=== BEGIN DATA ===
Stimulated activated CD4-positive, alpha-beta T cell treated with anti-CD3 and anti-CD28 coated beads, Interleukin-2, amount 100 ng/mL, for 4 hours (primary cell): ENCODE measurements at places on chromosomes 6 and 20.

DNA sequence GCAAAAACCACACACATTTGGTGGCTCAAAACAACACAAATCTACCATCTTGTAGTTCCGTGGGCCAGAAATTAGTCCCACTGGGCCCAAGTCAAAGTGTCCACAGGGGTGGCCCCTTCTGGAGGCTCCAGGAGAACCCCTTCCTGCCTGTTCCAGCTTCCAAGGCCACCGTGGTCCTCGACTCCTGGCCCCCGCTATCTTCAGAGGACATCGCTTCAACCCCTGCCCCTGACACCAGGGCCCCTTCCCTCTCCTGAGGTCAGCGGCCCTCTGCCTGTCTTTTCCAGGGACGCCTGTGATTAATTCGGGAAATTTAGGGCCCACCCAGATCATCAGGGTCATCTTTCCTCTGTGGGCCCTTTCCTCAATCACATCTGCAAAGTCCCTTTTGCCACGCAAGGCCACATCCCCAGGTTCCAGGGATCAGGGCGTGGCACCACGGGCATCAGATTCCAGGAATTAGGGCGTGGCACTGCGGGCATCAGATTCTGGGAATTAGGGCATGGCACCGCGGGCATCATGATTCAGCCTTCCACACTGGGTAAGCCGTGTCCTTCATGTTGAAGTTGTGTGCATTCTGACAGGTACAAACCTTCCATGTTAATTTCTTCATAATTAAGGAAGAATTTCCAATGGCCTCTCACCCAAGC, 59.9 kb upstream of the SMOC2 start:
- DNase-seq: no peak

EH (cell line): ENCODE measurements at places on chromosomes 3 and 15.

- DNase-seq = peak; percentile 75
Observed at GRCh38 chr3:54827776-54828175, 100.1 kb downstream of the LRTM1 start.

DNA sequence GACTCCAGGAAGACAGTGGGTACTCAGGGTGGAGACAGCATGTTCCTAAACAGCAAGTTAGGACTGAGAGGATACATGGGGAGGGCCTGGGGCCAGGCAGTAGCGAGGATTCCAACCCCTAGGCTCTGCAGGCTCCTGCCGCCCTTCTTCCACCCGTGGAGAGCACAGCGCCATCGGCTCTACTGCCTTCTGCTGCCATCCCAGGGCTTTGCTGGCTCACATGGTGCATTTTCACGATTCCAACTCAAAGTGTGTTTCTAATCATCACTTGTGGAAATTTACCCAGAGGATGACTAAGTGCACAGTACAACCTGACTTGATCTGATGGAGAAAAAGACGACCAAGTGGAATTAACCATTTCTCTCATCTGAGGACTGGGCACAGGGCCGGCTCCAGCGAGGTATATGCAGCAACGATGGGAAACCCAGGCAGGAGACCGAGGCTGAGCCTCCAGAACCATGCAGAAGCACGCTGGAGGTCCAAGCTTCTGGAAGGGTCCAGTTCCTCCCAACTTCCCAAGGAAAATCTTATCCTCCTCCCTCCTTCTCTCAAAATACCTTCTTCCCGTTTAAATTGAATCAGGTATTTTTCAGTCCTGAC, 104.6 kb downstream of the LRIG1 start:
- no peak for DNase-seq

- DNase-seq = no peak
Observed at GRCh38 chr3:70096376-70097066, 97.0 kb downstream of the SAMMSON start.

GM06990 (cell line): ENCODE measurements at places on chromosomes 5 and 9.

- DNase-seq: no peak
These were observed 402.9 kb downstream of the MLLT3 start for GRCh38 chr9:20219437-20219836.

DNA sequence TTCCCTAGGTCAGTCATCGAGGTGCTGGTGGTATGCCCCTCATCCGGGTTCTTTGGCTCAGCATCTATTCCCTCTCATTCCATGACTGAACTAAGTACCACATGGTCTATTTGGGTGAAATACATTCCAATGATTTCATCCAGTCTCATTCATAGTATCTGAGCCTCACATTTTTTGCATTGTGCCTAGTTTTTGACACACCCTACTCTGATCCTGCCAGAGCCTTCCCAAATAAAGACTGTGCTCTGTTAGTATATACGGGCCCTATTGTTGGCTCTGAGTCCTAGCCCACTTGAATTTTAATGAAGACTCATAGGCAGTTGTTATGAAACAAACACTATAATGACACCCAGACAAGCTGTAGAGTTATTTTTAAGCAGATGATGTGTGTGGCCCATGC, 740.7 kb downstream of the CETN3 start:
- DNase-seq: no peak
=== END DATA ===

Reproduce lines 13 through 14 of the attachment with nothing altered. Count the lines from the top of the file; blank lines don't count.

These were observed 402.9 kb downstream of the MLLT3 start for GRCh38 chr9:20219437-20219836.

DNA sequence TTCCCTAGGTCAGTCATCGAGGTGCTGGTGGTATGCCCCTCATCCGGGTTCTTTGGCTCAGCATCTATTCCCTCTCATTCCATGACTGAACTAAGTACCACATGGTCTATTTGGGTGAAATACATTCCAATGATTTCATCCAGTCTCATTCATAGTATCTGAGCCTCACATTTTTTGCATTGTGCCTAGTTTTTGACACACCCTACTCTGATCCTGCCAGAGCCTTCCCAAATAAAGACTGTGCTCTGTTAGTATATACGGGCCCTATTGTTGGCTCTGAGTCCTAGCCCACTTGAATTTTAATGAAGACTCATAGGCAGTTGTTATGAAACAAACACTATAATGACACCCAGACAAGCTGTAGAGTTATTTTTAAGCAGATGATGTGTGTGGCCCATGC, 740.7 kb downstream of the CETN3 start: